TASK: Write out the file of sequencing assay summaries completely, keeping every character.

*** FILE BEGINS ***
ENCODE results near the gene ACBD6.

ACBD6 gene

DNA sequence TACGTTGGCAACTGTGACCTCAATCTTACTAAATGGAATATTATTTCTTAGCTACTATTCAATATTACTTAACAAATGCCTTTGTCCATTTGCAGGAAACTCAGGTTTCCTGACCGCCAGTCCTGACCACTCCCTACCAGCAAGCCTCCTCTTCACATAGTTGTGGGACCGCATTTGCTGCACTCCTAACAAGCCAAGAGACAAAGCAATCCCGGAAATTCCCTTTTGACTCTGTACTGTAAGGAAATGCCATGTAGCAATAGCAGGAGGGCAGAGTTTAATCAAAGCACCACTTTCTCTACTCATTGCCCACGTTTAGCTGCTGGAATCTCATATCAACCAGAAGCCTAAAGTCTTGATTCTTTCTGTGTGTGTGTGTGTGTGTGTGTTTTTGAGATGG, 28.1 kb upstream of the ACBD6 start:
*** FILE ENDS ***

ENCODE results near the gene ACBD6.

ACBD6 gene

DNA sequence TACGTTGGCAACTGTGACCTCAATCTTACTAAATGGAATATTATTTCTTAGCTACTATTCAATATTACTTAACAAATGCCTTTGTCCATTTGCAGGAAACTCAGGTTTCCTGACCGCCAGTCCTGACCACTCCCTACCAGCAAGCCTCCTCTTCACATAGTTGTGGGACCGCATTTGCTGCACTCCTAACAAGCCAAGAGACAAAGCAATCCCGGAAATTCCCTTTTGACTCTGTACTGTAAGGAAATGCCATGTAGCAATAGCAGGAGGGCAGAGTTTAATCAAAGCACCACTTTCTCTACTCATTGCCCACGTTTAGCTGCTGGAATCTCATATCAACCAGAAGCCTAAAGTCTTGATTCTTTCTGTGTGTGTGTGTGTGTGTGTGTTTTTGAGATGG, 28.1 kb upstream of the ACBD6 start: